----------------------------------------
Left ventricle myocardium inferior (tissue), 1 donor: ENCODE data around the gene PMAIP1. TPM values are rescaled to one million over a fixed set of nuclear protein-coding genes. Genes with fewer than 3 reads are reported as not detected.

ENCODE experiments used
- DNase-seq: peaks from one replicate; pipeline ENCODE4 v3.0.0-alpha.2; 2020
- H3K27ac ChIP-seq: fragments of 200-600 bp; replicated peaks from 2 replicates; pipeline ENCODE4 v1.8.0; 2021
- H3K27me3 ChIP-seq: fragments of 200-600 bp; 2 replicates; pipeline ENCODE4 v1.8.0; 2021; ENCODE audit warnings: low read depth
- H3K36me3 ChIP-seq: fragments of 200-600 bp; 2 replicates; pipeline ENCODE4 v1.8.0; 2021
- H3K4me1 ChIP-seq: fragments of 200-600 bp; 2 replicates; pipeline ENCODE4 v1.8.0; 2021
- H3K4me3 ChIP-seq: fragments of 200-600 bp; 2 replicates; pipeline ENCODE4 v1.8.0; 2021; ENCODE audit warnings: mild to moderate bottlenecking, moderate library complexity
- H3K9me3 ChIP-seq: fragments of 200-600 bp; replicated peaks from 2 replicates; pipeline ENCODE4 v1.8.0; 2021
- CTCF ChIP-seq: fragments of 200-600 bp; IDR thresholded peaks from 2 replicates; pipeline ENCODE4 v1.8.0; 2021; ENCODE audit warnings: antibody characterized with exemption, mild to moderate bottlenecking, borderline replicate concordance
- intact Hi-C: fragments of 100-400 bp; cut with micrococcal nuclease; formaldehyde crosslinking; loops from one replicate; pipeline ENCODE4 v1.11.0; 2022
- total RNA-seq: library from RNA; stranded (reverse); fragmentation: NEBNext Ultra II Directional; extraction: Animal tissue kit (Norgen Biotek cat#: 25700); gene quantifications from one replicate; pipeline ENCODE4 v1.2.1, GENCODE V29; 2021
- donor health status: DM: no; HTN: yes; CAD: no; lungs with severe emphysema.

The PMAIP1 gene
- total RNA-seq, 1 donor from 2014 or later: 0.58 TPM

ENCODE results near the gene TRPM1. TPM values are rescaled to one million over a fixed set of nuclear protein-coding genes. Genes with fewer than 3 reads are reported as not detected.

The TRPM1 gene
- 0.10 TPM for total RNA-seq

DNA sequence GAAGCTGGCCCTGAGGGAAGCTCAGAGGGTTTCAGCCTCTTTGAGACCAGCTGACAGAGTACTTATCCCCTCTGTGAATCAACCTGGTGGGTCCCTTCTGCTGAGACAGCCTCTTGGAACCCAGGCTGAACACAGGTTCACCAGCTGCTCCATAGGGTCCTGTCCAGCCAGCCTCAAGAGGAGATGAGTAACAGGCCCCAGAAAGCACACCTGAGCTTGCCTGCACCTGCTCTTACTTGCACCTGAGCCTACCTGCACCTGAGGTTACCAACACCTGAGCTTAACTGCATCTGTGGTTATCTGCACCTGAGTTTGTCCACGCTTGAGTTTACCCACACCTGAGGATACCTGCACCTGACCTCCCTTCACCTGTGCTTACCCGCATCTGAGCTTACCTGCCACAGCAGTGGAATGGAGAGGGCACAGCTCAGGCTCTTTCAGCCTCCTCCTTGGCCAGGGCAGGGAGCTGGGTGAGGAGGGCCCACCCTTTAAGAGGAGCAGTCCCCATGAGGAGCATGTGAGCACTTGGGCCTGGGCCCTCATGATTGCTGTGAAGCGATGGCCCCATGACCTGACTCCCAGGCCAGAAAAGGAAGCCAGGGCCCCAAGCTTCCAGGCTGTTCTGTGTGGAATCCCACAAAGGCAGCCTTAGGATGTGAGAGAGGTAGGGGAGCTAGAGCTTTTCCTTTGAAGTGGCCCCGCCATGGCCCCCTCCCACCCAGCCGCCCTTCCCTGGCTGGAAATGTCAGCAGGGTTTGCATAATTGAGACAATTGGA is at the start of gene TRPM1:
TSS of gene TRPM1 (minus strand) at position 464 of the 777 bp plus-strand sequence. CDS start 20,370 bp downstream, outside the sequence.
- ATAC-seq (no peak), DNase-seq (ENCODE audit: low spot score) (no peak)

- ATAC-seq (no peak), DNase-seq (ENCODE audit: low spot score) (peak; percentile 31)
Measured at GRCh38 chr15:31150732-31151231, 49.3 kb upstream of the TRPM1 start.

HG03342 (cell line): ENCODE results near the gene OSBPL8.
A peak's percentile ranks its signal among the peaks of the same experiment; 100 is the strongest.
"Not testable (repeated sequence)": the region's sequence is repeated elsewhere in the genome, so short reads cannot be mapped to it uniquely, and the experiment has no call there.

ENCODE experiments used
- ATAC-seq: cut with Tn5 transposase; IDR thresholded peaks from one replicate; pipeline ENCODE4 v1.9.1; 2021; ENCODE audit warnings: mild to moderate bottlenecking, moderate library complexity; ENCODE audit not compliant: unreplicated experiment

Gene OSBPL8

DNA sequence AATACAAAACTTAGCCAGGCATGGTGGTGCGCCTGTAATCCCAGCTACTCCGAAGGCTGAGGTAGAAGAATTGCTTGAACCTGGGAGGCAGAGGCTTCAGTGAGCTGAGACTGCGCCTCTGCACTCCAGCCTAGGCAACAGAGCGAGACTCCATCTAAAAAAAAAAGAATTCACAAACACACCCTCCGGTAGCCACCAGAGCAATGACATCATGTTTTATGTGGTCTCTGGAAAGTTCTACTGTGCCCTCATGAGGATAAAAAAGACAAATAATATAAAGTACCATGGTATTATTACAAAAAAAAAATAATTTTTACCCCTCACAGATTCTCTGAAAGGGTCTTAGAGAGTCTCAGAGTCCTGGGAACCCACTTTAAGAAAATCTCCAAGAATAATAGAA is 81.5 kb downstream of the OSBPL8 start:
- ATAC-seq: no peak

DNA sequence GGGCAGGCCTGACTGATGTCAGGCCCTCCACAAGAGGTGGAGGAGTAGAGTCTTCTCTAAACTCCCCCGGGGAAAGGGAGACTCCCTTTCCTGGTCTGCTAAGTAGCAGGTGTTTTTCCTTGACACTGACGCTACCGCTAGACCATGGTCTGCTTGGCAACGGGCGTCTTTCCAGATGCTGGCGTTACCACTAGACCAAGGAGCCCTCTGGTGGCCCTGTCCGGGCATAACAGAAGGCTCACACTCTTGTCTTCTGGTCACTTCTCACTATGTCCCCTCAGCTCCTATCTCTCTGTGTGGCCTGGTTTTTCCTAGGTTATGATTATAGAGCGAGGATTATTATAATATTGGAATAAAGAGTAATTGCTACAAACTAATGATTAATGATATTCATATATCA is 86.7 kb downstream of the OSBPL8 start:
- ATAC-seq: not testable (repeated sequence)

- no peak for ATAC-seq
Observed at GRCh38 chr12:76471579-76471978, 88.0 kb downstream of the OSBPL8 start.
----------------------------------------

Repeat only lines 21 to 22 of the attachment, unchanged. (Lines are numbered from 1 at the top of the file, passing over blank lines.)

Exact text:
- ATAC-seq (no peak), DNase-seq (ENCODE audit: low spot score) (no peak)

- ATAC-seq (no peak), DNase-seq (ENCODE audit: low spot score) (peak; percentile 31)